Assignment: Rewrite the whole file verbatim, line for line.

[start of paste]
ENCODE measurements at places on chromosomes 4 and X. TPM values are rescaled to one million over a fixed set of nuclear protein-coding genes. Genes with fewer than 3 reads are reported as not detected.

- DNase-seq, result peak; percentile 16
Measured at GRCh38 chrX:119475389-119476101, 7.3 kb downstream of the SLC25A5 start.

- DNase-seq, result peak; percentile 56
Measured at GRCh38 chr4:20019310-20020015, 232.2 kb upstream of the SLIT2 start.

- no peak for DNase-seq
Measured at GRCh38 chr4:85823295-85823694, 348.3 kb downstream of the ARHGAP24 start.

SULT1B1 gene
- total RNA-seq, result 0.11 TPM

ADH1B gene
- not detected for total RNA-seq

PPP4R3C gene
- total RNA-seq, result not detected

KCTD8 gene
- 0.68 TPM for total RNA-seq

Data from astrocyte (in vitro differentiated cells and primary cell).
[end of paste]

ENCODE measurements at places on chromosomes 4 and X. TPM values are rescaled to one million over a fixed set of nuclear protein-coding genes. Genes with fewer than 3 reads are reported as not detected.

- DNase-seq, result peak; percentile 16
Measured at GRCh38 chrX:119475389-119476101, 7.3 kb downstream of the SLC25A5 start.

- DNase-seq, result peak; percentile 56
Measured at GRCh38 chr4:20019310-20020015, 232.2 kb upstream of the SLIT2 start.

- no peak for DNase-seq
Measured at GRCh38 chr4:85823295-85823694, 348.3 kb downstream of the ARHGAP24 start.

SULT1B1 gene
- total RNA-seq, result 0.11 TPM

ADH1B gene
- not detected for total RNA-seq

PPP4R3C gene
- total RNA-seq, result not detected

KCTD8 gene
- 0.68 TPM for total RNA-seq

Data from astrocyte (in vitro differentiated cells and primary cell).